And then, in the 10th minute of extra time, Kamel scored the winner for Kuwait as the match descended into a series of petty fouls and confrontations. Exhausted by the monumental effort of the match, Kuwait succumbed 1-0 in the final to regional heavyweight Iran two days later.

But if that match was ill-tempered, it had nothing on their infamous encounter in Baghdad several years later. In 1979, the year Iraq clinched their first Gulf Cup, the two met in a qualifier for the 1980 Olympic Games in Moscow; it turned out to be less a football match than a street brawl. Tackles came late. Punches were thrown. And, astonishingly, great goals were scored.

As in Doha 1976, Iraq took a 2-0 lead, which they held until the 70th minute. Then, despite Hamoodi having a sensational game in Iraq's goal, Kuwait scored three goals in 12 minutes to run out 3-2 winners. In the stands, a young Uday Hussein watched. His impact on Iraqi football in years to come would be devastating.

In Moscow, both made it to the quarter-finals. Iraq also qualified for the 1984 Games in Los Angeles and 1988 Games in Seoul. The 1982 Asian Games was won as well. Kuwait won the 1980 Asian Cup, which they hosted, and finished third in Singapore 1984. The nations also left their mark on the world stage.

Kuwait qualified for the 1982 World Cup finals in Spain. Iraq matched that in Mexico 1986. Neither covered themselves in glory, however, failing to win a match between them.

As Iraq and Kuwait traded Gulf titles in 1988 and 1990, few could have imagined that their rivalry on the football field would be replaced by an altogether more catastrophic one on the battlefield.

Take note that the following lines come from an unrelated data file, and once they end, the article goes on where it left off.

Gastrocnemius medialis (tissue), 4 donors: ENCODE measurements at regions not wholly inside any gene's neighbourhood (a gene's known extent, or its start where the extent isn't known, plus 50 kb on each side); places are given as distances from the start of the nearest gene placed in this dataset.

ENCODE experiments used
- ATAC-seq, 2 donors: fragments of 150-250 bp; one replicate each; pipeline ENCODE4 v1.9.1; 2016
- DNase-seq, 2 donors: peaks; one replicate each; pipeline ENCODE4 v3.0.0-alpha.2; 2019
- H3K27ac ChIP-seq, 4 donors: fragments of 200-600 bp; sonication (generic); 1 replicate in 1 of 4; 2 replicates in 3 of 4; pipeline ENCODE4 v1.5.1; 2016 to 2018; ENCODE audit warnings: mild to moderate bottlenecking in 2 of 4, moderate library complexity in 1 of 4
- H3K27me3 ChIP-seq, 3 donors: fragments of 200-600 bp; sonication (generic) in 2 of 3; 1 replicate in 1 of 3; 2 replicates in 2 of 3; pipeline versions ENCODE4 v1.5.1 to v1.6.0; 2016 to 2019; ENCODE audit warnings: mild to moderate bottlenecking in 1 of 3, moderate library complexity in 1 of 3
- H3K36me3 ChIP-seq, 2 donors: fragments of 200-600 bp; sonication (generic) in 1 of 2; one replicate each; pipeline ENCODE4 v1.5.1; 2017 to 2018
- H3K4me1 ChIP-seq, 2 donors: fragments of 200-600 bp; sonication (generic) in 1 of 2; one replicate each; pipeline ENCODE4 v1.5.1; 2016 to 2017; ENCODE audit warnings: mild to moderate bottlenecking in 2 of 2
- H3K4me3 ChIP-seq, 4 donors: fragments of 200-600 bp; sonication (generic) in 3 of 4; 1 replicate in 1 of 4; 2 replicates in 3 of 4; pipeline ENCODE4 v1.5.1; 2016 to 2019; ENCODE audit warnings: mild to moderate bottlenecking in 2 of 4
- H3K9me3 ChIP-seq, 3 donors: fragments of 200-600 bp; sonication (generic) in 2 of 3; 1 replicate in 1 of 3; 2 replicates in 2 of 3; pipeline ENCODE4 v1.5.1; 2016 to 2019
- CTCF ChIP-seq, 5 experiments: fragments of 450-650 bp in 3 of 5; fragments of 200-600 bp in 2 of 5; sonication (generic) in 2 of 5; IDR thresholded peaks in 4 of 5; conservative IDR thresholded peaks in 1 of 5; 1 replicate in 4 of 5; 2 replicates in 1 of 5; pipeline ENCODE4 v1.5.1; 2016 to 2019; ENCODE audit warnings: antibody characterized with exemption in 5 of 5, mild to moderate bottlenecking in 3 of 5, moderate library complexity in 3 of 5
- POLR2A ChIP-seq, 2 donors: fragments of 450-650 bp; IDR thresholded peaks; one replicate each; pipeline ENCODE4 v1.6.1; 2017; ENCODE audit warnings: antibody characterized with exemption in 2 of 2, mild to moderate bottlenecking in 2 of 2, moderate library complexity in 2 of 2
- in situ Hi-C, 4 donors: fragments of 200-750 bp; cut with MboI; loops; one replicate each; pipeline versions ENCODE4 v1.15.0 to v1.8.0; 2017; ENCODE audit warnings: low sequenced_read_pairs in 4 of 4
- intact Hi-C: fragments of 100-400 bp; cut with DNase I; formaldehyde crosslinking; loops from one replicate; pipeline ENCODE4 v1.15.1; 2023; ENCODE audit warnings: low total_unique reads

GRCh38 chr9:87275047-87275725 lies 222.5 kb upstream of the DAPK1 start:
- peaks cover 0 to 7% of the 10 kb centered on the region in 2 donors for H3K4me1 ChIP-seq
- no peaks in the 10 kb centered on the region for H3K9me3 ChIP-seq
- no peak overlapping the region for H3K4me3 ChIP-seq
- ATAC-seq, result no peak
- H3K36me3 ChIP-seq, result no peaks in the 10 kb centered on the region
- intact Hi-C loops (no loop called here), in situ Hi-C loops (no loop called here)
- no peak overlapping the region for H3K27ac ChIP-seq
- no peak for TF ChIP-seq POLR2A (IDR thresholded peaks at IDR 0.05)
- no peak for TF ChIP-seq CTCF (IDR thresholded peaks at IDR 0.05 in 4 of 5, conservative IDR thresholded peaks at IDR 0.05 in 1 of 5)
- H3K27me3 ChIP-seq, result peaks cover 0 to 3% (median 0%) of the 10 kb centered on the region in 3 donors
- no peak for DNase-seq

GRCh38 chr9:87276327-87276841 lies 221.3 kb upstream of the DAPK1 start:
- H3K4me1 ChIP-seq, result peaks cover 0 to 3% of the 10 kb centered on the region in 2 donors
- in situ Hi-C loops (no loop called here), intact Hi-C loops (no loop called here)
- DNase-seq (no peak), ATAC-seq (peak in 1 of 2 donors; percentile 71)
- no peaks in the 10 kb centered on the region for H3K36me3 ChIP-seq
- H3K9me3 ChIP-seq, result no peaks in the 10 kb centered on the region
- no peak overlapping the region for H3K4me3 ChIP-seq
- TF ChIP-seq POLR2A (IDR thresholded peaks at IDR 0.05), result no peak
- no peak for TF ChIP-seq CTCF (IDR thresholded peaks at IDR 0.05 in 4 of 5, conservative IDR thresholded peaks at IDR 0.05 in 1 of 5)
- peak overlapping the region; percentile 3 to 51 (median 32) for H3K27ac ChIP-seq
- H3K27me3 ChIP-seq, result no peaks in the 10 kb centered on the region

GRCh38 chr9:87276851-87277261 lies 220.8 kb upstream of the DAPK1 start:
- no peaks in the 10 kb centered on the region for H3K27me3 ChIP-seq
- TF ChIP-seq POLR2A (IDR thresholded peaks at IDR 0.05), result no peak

On August 2, 1990, Saddam Hussein's army invaded Kuwait, and the political consequences of the subsequent Gulf War continue to reverberate in the region more than two decades later.

Football would never be the same again. Kuwait's Blues had a relative recovery of sorts, winning the Gulf Cup in 1996 and 1998, before securing their record 10th title two years ago in Yemen.

Iraqi football, thanks to torturer-in-chief Uday Hussein's reign of terror as head of the football association, would take far longer to recover. When it did, it was in glorious fashion, the Lions of Mesopotamia winning the 2007 Asian Cup.

This first appeared in UAE paper The National and was written by Ali Khaled

Given their fine heritage what does the future hold for the Kuwait national side? Like most other countries they are setting out on the road to the World Cup in 2018; for those with long memories they reached the World Cup in Spain in 1982 and they were drawn with England (lost 1-0), France (lost 4-1) and Czechoslovakia (1-1).

The road to Russia does on paper offer them at least a strong opportunity to make it through to the next stage. South Korea will always be a tough ask but games against Lebanon, Myanmar and Laos should on paper be doable. And of course a top two finish in the group means chances are high they will be in the next Asian Cup which is scheduled for United Arab Emirates in 2019.

11/06 - Lebanon v Kuwait
03/09 - Kuwait v Myanmar
08/09 - Laos v Kuwait
08/10 - Kuwait v South Korea
13/10 - Kuwait v Lebanon
24/03 - Kuwait v Laos
29/03 - South Korea v Kuwait

While Russia and the UAE may seem far off at least on the calender the Gulf Cup of Nations looms closer. It was originally slated to be held in Basra, Iraq next year but has since been moved to Kuwait. A chance perhaps to relive past glories?